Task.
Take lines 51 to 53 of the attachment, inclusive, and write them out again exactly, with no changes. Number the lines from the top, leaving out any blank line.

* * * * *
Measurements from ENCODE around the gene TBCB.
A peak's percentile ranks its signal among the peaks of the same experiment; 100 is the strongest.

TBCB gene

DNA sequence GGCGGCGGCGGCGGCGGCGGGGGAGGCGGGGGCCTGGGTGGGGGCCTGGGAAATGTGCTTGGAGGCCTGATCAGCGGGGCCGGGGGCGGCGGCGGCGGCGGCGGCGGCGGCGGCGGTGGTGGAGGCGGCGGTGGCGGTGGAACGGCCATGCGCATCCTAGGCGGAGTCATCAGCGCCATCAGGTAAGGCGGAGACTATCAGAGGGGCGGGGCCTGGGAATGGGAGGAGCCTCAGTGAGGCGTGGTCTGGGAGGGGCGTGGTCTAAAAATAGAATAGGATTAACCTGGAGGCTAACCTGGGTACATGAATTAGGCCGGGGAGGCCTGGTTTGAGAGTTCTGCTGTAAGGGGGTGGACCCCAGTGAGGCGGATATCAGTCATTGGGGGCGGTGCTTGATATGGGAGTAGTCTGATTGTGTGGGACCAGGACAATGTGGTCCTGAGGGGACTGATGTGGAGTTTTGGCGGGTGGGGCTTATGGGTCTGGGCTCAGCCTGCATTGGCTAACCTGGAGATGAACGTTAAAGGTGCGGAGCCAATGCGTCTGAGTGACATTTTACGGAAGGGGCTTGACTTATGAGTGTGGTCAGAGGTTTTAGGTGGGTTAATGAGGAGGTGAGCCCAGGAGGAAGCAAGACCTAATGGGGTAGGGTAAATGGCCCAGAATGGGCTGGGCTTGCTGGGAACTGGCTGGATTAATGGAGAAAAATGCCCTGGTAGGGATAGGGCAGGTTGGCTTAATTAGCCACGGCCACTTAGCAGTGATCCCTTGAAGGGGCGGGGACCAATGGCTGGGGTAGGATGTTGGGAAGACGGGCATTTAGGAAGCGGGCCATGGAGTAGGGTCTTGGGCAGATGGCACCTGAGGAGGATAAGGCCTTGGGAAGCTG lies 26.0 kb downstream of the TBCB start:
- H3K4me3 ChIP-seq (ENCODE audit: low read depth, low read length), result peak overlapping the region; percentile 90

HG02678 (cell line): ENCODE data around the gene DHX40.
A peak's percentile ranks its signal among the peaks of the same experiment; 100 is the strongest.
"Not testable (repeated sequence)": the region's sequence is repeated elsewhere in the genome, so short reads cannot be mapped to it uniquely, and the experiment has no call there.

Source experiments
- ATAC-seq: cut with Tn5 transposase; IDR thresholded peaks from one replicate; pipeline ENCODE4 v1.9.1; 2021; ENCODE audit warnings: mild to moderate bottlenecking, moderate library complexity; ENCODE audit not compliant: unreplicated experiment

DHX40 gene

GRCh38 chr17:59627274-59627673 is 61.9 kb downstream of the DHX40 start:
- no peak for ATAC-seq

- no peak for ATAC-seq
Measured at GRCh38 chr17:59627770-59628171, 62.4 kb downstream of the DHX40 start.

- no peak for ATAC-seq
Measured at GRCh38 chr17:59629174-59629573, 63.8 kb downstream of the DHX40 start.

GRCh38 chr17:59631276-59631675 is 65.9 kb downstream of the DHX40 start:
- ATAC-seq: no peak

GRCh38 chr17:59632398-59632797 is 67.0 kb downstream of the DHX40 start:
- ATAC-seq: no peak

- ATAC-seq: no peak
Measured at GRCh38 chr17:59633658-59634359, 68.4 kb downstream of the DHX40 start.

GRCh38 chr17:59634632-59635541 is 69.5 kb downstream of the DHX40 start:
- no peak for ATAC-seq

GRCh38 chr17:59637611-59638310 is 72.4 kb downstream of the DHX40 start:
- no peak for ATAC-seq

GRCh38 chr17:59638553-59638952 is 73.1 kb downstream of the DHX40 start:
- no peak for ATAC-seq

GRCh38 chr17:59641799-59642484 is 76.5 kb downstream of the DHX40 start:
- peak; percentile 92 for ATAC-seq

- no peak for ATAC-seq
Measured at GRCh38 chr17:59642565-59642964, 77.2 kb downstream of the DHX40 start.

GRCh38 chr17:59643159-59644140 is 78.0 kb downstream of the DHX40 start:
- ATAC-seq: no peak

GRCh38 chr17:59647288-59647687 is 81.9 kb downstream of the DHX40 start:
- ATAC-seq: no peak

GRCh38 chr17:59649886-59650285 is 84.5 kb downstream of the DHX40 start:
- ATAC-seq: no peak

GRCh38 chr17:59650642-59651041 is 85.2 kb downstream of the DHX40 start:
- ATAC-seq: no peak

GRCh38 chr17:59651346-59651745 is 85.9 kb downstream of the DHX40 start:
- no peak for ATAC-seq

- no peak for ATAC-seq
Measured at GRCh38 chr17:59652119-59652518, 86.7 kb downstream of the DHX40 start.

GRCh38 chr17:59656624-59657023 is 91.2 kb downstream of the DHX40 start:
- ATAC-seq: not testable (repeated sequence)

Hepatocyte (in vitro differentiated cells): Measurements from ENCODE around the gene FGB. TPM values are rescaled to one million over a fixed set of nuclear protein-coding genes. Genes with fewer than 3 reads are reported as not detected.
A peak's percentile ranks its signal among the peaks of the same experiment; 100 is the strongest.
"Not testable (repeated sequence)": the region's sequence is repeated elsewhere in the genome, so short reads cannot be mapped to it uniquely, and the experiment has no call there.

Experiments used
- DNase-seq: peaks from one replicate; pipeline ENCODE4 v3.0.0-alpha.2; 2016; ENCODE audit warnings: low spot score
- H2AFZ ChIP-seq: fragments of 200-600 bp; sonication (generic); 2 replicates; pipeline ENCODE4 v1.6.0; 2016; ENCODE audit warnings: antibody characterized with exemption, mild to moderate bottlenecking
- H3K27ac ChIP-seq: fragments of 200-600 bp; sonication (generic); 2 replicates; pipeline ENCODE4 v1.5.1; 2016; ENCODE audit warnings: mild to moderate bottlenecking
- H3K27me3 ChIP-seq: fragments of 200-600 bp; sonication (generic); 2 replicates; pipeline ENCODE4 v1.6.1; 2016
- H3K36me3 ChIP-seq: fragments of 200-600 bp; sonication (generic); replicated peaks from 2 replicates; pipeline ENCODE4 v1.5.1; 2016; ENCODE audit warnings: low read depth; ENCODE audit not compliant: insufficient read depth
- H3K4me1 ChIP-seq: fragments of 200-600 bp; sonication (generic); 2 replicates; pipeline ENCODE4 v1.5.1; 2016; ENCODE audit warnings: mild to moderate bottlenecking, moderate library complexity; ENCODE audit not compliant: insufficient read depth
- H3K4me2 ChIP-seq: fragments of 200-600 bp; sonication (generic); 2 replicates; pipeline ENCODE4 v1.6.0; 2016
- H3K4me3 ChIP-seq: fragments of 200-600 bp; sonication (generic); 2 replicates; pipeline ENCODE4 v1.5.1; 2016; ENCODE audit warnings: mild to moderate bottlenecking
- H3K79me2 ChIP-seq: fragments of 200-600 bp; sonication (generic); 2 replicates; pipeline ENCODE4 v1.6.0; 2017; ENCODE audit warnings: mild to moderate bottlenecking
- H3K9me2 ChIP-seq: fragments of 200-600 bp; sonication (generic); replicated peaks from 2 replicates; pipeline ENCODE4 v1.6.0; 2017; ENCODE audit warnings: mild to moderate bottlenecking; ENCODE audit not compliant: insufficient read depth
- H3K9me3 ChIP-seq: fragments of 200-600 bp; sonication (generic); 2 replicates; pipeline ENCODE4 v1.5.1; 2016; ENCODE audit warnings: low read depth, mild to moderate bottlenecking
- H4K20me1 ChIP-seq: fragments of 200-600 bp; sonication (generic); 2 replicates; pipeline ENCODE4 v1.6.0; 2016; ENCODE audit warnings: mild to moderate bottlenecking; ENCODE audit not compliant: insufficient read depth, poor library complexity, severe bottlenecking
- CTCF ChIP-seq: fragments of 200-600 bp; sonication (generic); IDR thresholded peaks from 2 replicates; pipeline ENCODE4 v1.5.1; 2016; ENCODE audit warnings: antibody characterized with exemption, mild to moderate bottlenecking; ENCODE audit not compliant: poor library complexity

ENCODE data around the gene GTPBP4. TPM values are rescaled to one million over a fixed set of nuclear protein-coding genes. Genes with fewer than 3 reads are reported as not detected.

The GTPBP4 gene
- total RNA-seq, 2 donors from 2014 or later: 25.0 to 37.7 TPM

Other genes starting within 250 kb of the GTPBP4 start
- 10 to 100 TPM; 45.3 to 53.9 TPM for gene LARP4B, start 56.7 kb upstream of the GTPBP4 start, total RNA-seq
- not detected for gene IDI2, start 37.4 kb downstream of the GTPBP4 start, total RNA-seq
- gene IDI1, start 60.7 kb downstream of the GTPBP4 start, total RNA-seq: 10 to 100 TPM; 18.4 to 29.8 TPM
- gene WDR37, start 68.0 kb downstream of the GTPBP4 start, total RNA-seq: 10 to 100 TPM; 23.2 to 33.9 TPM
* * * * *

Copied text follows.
Experiments used
- DNase-seq: peaks from one replicate; pipeline ENCODE4 v3.0.0-alpha.2; 2016; ENCODE audit warnings: low spot score
- H2AFZ ChIP-seq: fragments of 200-600 bp; sonication (generic); 2 replicates; pipeline ENCODE4 v1.6.0; 2016; ENCODE audit warnings: antibody characterized with exemption, mild to moderate bottlenecking